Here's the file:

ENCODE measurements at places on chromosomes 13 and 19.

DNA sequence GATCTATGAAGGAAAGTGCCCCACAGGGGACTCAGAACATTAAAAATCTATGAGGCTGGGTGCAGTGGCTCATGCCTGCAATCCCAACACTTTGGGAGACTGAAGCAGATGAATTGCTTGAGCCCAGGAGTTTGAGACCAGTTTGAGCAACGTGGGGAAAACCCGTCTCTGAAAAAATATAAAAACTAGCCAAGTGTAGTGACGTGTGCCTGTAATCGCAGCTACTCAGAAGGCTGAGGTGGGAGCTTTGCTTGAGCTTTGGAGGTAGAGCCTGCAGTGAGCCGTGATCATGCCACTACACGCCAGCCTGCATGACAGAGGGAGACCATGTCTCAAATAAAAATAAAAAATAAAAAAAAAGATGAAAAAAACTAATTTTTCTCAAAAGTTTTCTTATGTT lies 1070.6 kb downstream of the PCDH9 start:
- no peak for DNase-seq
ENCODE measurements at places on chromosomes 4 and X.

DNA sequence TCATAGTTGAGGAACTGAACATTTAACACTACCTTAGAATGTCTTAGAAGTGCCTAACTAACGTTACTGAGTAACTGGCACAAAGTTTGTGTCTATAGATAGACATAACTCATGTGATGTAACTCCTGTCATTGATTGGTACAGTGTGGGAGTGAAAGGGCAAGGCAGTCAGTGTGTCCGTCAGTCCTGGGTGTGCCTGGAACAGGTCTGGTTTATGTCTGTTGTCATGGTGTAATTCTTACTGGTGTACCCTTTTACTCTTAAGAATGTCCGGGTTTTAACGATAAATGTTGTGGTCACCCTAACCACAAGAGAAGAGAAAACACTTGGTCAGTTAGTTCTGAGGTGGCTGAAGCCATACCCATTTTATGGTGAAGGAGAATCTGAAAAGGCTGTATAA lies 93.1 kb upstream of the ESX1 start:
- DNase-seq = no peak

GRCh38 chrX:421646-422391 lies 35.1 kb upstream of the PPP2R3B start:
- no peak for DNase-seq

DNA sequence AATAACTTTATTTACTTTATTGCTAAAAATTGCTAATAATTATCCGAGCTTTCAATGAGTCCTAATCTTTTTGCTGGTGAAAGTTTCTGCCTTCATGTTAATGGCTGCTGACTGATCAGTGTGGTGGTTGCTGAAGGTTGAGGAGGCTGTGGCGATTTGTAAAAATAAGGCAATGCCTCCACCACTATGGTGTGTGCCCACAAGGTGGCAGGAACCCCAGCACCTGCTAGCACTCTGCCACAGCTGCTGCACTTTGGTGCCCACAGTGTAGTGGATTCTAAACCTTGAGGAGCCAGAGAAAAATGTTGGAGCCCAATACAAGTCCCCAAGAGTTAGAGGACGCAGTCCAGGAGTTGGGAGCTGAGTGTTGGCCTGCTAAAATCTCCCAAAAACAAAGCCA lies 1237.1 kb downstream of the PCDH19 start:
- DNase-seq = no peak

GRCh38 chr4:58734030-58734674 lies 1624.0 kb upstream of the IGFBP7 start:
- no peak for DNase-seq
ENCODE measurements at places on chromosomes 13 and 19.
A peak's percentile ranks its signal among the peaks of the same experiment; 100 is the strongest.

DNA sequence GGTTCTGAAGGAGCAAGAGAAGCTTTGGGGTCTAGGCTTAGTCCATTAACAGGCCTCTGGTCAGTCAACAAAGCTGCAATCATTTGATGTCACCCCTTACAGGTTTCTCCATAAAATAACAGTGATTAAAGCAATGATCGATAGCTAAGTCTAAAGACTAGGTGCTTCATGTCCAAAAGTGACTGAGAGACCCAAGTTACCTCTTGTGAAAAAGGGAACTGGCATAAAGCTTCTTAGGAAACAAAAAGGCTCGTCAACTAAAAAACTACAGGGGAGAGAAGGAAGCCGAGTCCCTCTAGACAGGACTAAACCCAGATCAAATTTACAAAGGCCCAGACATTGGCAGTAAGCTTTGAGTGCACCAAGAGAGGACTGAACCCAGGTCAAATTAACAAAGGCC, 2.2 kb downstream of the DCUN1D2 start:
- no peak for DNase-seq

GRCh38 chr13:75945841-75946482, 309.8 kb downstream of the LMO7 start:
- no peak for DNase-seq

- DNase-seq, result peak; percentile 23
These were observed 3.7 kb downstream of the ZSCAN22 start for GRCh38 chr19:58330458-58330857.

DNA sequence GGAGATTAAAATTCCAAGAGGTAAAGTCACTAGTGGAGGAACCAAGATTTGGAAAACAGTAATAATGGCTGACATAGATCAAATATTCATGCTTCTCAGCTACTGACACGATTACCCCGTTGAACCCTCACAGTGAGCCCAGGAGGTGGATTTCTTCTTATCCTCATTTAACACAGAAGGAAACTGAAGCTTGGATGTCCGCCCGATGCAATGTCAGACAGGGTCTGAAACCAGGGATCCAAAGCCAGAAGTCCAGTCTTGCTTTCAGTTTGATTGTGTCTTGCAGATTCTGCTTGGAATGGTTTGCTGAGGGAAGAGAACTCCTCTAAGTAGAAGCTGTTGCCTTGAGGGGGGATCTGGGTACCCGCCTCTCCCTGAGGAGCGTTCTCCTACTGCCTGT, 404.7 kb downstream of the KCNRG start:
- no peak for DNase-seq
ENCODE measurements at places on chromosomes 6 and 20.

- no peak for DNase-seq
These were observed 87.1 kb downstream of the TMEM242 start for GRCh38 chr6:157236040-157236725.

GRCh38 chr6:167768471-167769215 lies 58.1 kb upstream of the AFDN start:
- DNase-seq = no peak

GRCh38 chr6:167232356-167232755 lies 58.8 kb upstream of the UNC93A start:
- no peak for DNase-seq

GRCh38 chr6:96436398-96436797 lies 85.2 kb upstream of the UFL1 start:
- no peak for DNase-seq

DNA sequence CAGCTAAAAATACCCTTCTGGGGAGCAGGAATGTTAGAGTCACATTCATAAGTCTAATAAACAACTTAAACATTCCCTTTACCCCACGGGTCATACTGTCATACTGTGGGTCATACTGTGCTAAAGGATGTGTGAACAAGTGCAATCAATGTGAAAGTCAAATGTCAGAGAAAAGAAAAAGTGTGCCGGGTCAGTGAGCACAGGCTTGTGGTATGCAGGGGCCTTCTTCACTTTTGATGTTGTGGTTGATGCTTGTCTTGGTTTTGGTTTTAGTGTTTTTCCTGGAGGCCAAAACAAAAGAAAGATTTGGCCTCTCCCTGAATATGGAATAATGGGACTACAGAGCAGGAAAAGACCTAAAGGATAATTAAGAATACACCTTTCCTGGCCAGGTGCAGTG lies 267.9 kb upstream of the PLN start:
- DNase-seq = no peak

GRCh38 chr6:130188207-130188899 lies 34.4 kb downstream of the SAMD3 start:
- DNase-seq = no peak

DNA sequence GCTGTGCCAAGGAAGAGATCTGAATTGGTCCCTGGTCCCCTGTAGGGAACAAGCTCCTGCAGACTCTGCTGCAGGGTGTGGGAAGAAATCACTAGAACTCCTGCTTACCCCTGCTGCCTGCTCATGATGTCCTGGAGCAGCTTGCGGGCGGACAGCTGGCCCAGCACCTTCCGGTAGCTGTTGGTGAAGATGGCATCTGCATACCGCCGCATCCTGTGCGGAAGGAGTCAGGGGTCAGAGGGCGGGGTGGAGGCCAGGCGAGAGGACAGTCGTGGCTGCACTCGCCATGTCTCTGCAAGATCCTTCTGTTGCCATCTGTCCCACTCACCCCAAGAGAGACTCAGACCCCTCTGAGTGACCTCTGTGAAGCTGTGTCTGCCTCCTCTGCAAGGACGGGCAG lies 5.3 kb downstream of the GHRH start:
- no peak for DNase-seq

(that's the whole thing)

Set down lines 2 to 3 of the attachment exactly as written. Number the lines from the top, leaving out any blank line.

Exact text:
DNA sequence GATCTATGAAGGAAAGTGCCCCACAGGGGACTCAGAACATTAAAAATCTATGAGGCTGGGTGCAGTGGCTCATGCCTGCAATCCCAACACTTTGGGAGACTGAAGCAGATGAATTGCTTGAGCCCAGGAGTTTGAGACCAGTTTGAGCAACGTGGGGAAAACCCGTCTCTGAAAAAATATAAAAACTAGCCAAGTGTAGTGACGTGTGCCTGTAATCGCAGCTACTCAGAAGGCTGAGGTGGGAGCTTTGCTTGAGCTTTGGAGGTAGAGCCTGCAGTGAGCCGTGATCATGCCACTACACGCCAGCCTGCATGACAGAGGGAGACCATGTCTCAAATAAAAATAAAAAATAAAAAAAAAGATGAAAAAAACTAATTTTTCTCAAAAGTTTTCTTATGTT lies 1070.6 kb downstream of the PCDH9 start:
- no peak for DNase-seq